Just returned from my trip to see the A's vs. M's at the Tokyo Dome. Flew out of Newark late morning on Tuesday, arrived Tokyo after 14-hour flight the next afternoon without seeing a night. Checked into a hotel near the Narita Airport and immediately headed for Tokyo, some 40 miles away, by train(s). Getting off the train and walking to the Dome with the excited baseball crowd felt completely familiar, except that everyone was Japanese and the sign on the ballpark read, "TOKYO DOME."
Very tight security getting into the park and heavily armed police quite visible inside. Those of us who purchased tickets through the A's (the "home" team) ended up in the same section a bit past first base and about 15-20 rows off the field. Other than the 50 or so Americans in that section and a large contingent of U.S. servicemen and women seated elsewhere, I saw no foreigners.
The Dome itself dates to 1988 and is surprisingly spartan. It has a typical scoreboard in center field with a jumbotron screen next to it, and an auxiliary scoreboard behind home plate, with little else in the way of bells and whistles common in the newer major league parks. Dimensions are symmetrical, 328 down the lines and 400 to dead center. I estimate about 375 to the power alleys.
The big event of the night was when Ichiro batted. That's whom the crowd came to see, and when he batted, every flash bulb in the place lit up. Rising to the occasion, he went 4 for 5, and sent the crowd home happy. Too bad Hideki Matsui is no longer with the A's, as the crowd would have been equally thrilled to see him play, too.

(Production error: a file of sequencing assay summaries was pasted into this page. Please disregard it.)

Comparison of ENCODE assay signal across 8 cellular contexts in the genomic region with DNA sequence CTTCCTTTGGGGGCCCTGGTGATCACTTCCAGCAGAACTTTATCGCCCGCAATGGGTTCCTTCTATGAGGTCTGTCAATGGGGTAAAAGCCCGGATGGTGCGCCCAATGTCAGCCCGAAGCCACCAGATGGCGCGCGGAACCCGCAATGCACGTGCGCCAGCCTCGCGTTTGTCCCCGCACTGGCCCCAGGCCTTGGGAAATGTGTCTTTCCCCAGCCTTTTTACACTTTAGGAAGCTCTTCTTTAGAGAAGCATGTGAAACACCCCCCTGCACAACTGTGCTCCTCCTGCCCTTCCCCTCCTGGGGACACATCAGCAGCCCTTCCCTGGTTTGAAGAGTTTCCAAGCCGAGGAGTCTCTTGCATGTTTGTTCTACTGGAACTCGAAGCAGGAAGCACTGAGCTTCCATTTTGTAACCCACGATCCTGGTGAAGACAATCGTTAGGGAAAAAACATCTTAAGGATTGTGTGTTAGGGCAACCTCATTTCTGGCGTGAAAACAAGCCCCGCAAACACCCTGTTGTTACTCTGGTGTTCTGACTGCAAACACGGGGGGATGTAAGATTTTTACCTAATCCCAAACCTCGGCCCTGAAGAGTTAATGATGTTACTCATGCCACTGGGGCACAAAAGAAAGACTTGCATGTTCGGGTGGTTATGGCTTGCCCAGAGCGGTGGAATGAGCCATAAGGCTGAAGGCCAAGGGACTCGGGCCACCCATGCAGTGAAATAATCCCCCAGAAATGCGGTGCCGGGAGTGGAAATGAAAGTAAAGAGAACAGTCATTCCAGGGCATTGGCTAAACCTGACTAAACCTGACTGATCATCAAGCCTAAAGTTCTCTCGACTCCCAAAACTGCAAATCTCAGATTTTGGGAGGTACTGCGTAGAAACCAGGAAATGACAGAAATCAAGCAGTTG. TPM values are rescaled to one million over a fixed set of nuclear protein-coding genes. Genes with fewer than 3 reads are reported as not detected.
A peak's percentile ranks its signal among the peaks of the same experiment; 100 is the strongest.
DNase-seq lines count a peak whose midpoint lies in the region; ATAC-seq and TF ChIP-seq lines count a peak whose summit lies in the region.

Other than during Ichiro's at-bats, the place was fairly quiet, with our American contingent making most of the noise. The bands, mass cheers, and general buzz at Japanese Major League games were absent, not surprising because these are not the teams Japanese fans watch and root for on a regular basis.
The easiest way to have done this trip logistically would have been to stay at the Tokyo Dome Hotel, a minute's walk from the Dome. Shuttle buses (not cheap) run directly from the airport to the hotel. I opted for much cheaper, although very nice, accommodations in Narita, minutes from the airport, but that required taking the train to/from Tokyo. The train and subway system in Tokyo is great, but tricky for foreigners. I was fortunate to have the staff at the hotel prepare me a detailed routing in Japanese off of Yahoo Japan website, then translate stops, transfer points, and line names into English. If I wasn't sure about getting on the right train, I showed the paper to someone on the platform, and they either verified I was in the right place or directed me elsewhere. Taking those trains (different routes going and returning) was a trip highlight, but if I were going for the first time, I'd spring for the extra bucks and stay at the Tokyo Dome Hotel, which would be much simpler.
After I returned to my hotel, I sent a couple of e-mails and finally got some sleep. I flew out the next afternoon on a red eye, arriving Newark about 55 hours after I left. The trip was so short that I never got jet lagged, just tired from insufficient sleep.
Public places and transportation facilities were immaculate. Rest rooms shine, and I swear I never saw a speck of litter on any train platform or rail car. Japanese all carry and use cell phones and other gadgets, but are much quieter and polite than Americans. I remember a lot of jostling in previous visits there years ago, but was amazed at how courteous everyone was this time around. Final note: Japan is still very much a cash society. Credit cars are accepted at hotels catering to an international clientele and at some of the largest department stores, but almost everyplace else demands cash. Even the railroads, as modern as they are, took only cash. If you go, purchase some yen before you go, and figure to get more after arrival in Japan.
I'm not a picture taker, but there are plenty of photos of the game at the MLB, A's, and Mariners websites.